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News / Travel

Komodo Island Soon to Be Closed

Komodo Island Soon to Be Closed

Komodo Island Is Closing Because People Are Stealing The Dragons

Komodo Dragon

The Guardian Dragon

Komodo Island, famous for being the home to its namesake dragon, is closing from 2020 after police caught a ring of ‘lizard smugglers’ last month.

The Indonesian government will temporarily close the island from January 2020 in order to help grow the Komodo dragon population, with conservationists planning to examine the giant lizard’s food supply and work on preserving the natural environment.

Weighing up to 200 pounds and measuring up to three meters long, the Komodo dragon is the largest living lizard in the world. According to the World Animal Foundation, there are only 6,000 left in the wild and the protected species can be found solely in Indonesia’s Komodo Island National Park.

The Indonesian Ministry of Environment and Forestry recently revealed it had busted a dragon-smuggling ring which was planning to sell 41 of the dragons for $35,000 (£26,600) each. News of the island’s impending closure followed shortly after.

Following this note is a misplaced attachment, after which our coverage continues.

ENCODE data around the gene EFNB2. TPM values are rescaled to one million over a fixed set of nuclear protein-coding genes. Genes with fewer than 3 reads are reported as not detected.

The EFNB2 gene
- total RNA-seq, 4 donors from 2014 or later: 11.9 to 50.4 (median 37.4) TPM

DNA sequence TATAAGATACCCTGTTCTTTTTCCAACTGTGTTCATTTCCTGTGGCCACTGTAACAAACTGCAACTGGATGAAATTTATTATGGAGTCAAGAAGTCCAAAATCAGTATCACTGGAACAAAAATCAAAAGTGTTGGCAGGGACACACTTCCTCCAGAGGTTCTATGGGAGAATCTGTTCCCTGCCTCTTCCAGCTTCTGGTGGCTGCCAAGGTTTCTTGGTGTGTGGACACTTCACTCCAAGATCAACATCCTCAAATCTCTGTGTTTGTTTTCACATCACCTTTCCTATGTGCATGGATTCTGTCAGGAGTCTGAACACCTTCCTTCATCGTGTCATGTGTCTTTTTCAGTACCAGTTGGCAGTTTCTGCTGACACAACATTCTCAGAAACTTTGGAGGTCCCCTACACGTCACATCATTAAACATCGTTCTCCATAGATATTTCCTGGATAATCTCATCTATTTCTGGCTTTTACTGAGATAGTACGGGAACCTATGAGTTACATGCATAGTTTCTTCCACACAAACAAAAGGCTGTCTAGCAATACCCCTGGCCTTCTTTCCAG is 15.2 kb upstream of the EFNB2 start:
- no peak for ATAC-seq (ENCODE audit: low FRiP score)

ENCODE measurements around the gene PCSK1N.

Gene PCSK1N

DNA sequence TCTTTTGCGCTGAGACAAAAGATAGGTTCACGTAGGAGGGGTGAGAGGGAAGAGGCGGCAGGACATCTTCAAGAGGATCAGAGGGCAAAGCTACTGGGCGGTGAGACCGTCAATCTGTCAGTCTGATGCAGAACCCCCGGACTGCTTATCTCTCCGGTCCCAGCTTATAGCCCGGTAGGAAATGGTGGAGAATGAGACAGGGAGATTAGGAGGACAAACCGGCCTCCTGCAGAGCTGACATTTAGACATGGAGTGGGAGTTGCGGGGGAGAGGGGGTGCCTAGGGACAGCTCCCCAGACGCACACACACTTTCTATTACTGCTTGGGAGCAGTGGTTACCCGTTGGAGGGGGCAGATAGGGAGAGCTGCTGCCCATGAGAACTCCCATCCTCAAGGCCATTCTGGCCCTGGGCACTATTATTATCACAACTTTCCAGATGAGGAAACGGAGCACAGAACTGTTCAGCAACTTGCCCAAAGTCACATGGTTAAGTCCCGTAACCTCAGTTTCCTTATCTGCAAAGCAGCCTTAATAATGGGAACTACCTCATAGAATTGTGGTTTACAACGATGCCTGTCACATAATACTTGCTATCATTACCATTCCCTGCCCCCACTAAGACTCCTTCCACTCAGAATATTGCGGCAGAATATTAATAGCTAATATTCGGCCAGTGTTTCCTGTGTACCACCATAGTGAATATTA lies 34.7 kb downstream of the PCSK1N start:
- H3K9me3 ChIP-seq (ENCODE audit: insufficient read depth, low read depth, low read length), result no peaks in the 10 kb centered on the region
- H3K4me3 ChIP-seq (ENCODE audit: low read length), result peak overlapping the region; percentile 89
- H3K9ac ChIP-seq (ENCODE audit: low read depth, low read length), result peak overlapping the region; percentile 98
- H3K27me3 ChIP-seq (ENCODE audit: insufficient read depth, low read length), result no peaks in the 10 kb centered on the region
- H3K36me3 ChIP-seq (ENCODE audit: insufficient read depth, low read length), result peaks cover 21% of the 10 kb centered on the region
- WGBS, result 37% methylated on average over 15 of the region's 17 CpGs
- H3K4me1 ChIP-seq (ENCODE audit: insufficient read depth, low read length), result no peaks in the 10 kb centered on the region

According to Indonesia’s Tempo newspaper, there has been no news of when the island will re-open to tourists.

What will you feel for the Komodo Island?

Komodo Island

How sad if the Komodo Island is will be closed. This island is a part of the Lesser Sunda chain of Indonesian islands, is the rugged habitat of the 3m-long Komodo dragon monitor lizard.

 Komodo National Park covers the entire region and is home to more than 4,000 dragons, and is made up of rusty-red volcanic hills, savannah and forests. Its surrounding waters of seagrass beds, mangrove shrublands and coral reefs are famous for diving.

However, all tourists will still be able to see the dragon after Komodo Island closure as the Komodo National Park spans multiple islands including Gili Motong and Rinca.

Earlier this year, the archipelago of Palau re-opened its ancient 14-acre Jellyfish Lake on Eil Malk Island after closing in 2016 due a drastic decline in jellyfish numbers.

An estimated 600,000 jellyfish now populate the lake and tourists are attracted there to swim with the harmless golden jellyfish that fill the waters.

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